Aladdin

Why You Should Watch Aladdin

The children’s film, Aladdin, released at cinemas in South Africa aladdinrecently. It is based on the story Aladdin and the Magic Lamp and explores the themes of power and desire. The clever, satisfying ending makes the moral of the story clear for viewers: Your motives are powerful; be careful of them because, unchecked, they can lead to your destruction.

For parents keen to expose their children to films and stories that provoke interesting, worthwhile discussions I recommend Aladdin. But parental guidance is advised. This 2019 version is very similar to the 1992 animated one – funny, endearing and entertaining. However, this year’s film stars real people. Without the barrier of cartoon characters the romance between Aladdin and the princess Jasmine seems inappropriate for very small children. (Of course, this point is mild when you compare it to one of the older written versions of the story. In the latter, Aladdin spends the night with the princess after having lured an earlier suitor out of the way!)

aladdinBriefly, the story Aladdin opens with an unlikely hero: a poor, fatherless, young thief named Aladdin. The antagonist is a powerful man called Jafar, counsellor to the country’s Sultan. Jafar wants the Sultan’s powerful position for himself. Desire (for position and power). Aladdin – to put it crudely – wants the Sultan’s daughter (Jasmine) for himself. Desire (for riches and love). The source of empowerment in the story is a supposed magic lamp which contains a genie who is able to grant the lamp keeper’s wishes. Jafar and Aladdin vie for the lamp and this creates the conflict in the story.

Whilst the genie has the power to grant the wishes, the genie’s power is directed by the wishes and desires of the one who owns the lamp. He is enslaved to whoever commands him. As the story progresses it becomes clear that Genie’s enslavement is a picture of what our own desires do to us: they gradually enslave us.

As the struggle intensifies both Aladdin and Jafar become more desperate to have their thwarted desires met. And their desires escalate; instead of wanting only to be sultan Jafar eventually wants to become the most powerful genie in the land. (Think Saruman in The Lord of the Rings: The Fellowship of the Ring). For his part Aladdin is tempted to go back on his word in order to get what he wants.

Conniving and betrayal make up both Jafar’s and Aladdin’s journeys until the final scenes of the film see Jafar’s wish to be the most powerful genie coming true. But the benefits of Jafar’s new position (in particular) don’t quite live up to his expectations!

The Christian Bible essentially teaches the same idea. Romans 6:16 says: Do you not know that if you present yourselves to anyone as obedient slaves, you are slaves of the one whom you obey, either of sin, which leads to death, or of obedience, which leads to righteousness.

Watch Aladdin with your children and discuss how the different characters (including Abu, Aladdin’s monkey!):

  • are tempted,
  • what desires within the characters are stirred by those temptations,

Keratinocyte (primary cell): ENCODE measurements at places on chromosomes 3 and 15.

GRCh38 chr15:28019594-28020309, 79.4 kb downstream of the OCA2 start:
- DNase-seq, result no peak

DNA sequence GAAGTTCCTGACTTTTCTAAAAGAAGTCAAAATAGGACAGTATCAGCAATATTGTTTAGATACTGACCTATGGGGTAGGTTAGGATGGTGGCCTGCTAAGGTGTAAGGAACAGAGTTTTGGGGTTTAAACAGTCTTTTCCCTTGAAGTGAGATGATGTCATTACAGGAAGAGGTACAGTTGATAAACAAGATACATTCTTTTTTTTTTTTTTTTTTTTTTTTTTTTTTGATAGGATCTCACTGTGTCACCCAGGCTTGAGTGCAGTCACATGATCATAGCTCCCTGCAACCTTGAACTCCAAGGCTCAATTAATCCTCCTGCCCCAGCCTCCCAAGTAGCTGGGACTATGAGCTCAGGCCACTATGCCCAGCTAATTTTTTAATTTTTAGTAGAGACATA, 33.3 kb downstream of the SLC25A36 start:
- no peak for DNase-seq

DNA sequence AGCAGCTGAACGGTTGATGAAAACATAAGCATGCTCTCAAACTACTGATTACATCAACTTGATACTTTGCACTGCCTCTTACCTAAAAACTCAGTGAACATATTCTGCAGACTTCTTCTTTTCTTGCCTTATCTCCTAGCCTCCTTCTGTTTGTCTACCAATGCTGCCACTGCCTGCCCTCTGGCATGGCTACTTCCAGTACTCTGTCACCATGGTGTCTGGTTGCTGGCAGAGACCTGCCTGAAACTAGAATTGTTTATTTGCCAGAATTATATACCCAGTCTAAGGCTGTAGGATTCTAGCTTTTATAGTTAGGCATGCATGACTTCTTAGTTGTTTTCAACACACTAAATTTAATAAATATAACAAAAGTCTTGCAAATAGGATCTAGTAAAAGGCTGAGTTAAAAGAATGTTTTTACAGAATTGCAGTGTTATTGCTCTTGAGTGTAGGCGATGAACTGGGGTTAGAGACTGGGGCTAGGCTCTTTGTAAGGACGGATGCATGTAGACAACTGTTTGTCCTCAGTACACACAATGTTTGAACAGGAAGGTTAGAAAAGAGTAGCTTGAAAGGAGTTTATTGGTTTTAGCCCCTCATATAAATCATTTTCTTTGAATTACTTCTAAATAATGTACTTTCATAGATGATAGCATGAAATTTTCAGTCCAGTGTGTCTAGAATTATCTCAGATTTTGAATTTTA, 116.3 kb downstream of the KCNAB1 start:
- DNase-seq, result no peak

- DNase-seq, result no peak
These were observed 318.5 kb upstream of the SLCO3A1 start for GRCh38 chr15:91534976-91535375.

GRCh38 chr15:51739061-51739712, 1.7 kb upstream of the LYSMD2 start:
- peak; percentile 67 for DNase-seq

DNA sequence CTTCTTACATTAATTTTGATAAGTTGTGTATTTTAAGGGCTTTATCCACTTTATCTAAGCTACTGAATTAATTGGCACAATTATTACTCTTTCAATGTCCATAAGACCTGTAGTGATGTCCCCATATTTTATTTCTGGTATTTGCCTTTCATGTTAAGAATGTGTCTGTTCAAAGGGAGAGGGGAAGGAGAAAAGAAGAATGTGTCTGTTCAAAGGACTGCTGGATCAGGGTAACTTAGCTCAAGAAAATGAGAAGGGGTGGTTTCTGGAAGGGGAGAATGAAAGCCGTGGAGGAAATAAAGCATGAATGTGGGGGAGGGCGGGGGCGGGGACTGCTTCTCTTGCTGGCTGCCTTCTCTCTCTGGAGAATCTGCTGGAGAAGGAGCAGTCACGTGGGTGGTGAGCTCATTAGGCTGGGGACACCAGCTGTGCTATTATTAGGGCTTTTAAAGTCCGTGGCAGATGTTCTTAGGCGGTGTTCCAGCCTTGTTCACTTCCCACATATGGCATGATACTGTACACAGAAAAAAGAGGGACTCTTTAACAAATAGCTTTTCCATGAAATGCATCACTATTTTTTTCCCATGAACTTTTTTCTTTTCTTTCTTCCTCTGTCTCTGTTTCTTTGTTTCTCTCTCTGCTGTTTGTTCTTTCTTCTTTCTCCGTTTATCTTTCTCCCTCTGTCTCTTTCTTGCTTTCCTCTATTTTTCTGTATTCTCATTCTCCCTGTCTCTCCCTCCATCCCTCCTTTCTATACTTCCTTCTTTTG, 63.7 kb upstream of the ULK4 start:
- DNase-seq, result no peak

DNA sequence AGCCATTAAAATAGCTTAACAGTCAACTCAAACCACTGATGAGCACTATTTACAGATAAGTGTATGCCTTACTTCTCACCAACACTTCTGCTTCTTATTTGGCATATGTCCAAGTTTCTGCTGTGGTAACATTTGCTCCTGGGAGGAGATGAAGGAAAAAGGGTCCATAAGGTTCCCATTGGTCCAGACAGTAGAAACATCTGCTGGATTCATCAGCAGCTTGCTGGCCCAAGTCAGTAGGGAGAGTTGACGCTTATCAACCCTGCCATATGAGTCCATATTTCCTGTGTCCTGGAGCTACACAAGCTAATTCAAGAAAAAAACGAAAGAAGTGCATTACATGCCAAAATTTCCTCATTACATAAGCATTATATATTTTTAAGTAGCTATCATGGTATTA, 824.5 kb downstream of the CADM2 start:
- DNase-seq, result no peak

• and the consequences of giving in to those temptations.

Talk about Aladdin:

  • do you think he was a ‘better person’ than Jafar was?
  • were Aladdin’s desires ‘more worthy’ than Jafar’s?
  • could Aladdin have had the same end as Jafar did? How? Why?

Unbelievable Winter’s Tale is forgettable

A review by Brenda Daniels

Winter’s Tale is a fantasy romance set in a wintry New York. The action spans over a century with several characters appearing throughout the time without ageing. The tale is a circular battle between good and evil complete with a magic horse, a Judge with Satanic qualities (Will Smith) and a host of demons, the most determined one, Pearly Soames, played by Russell Crowe.

The centrepiece of the film is the love story of a seemingly common thief, Peter Lake (Colin Farrell), and Beverly Penn (Jessica Brown Findlay), a rich but dying young woman.

A secondary love story is between the same Peter Lake many decades later and a little girl called Abby, who is dying of cancer. As Pearly tries to destroy any beauty in these relationships, Peter works to fulfil his destiny by helping Beverly and Abby avoid their mortality.

Farrell, who has starred in action films like In Bruges and London Boulevard, does well in this romantic role; the love scene between Peter and Beverly is particularly tender. He also seems to have a rapport with children, and his interactions, firstly with Beverly’s young sister Young Willa (Mckayla Twiggs), and then with Abby (Ripley Sobo), are lovely to watch.

Long after a gripping tale has finished, I may grapple with the story, delving into the characters’ traits, sometimes imagining myself living out their lives. I didn’t with Winter’s Tale. I couldn’t identify enough with the characters to care about them.

The fantasy elements, too, are just too unbelievable to be enjoyable. Despite some good relationship scenes, Winter’s Tale is a forgettable film that will not appeal enough to adults or children to be enjoyable for either audience.

Winter’s Tale opens at NuMetro Theatres in South Africa on Friday 28 February. It runs for 118 minutes and is rated 10DSV.

Colin Farrell, leadin man in Winter's Tale (Source: creative commons)

Colin Farrell, leadin man in Winter’s Tale (Source: creative commons)